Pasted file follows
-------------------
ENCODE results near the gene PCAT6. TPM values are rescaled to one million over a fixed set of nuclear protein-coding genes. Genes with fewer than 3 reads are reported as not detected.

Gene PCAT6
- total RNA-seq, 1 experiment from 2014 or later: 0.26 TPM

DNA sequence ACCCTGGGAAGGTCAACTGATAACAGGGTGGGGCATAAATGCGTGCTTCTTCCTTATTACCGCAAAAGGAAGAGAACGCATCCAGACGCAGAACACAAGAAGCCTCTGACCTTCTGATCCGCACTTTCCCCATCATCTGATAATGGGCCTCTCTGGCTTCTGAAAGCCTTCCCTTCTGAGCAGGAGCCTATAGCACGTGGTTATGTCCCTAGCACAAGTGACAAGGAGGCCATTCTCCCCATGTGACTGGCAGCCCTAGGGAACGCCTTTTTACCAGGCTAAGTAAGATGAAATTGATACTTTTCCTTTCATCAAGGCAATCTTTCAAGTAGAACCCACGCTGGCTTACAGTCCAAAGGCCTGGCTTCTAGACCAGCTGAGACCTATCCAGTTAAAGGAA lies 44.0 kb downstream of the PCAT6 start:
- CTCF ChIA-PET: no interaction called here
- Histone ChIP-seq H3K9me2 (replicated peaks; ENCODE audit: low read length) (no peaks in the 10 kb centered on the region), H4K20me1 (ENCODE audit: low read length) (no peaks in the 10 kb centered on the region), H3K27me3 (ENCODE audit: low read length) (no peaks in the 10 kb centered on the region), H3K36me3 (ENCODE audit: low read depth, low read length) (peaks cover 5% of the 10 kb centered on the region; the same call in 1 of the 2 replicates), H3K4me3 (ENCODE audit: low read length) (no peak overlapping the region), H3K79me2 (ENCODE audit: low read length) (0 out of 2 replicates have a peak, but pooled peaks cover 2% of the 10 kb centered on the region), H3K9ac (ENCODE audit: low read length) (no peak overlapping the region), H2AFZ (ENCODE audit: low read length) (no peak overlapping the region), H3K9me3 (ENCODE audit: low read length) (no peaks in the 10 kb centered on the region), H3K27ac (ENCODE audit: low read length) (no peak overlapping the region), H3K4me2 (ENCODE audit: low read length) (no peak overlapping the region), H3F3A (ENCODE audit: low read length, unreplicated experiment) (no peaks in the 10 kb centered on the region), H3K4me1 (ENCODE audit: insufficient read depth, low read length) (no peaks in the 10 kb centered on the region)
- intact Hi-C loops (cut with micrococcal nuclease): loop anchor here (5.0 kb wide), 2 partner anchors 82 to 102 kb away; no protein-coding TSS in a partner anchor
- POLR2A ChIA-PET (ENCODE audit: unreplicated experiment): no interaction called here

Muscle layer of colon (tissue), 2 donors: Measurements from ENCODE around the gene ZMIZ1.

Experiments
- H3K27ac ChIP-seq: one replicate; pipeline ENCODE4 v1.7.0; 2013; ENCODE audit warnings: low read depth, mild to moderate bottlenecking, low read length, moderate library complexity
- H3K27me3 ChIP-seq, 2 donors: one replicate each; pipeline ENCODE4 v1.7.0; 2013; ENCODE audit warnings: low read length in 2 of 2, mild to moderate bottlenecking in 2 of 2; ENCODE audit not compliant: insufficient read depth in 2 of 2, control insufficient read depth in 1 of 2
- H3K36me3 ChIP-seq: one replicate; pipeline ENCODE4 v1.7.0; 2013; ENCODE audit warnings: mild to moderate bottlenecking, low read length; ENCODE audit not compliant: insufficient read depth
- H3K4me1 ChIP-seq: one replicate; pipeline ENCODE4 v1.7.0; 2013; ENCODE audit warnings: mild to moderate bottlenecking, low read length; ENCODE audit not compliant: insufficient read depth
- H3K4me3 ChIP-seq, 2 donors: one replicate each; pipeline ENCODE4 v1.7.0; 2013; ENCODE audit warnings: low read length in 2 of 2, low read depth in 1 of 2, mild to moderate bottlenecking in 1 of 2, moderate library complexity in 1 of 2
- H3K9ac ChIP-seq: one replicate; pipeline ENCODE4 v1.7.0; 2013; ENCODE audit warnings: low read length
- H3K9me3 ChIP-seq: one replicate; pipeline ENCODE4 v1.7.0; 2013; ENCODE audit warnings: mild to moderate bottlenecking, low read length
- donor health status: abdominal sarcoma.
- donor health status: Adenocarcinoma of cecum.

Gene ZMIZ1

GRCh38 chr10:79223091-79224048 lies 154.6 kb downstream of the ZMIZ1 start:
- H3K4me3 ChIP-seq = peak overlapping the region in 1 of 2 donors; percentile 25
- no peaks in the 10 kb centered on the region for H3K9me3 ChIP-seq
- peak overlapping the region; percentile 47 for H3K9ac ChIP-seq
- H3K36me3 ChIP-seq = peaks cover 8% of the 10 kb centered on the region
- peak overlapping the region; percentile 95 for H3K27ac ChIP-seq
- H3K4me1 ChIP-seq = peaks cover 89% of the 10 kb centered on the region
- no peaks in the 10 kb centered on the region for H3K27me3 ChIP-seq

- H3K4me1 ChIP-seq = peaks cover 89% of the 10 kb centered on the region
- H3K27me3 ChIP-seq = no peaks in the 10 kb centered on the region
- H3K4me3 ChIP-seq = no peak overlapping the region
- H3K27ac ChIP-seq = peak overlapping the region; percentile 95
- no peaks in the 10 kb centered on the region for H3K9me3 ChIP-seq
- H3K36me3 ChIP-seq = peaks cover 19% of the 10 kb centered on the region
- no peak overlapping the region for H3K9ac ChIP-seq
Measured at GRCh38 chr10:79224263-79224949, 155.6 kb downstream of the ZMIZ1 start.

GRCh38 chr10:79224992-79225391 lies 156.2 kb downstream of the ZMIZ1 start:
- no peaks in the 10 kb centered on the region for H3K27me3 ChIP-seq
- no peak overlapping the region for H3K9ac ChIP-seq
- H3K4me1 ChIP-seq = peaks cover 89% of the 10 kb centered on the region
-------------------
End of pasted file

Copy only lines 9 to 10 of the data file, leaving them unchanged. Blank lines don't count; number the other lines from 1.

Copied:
Muscle layer of colon (tissue), 2 donors: Measurements from ENCODE around the gene ZMIZ1.

Experiments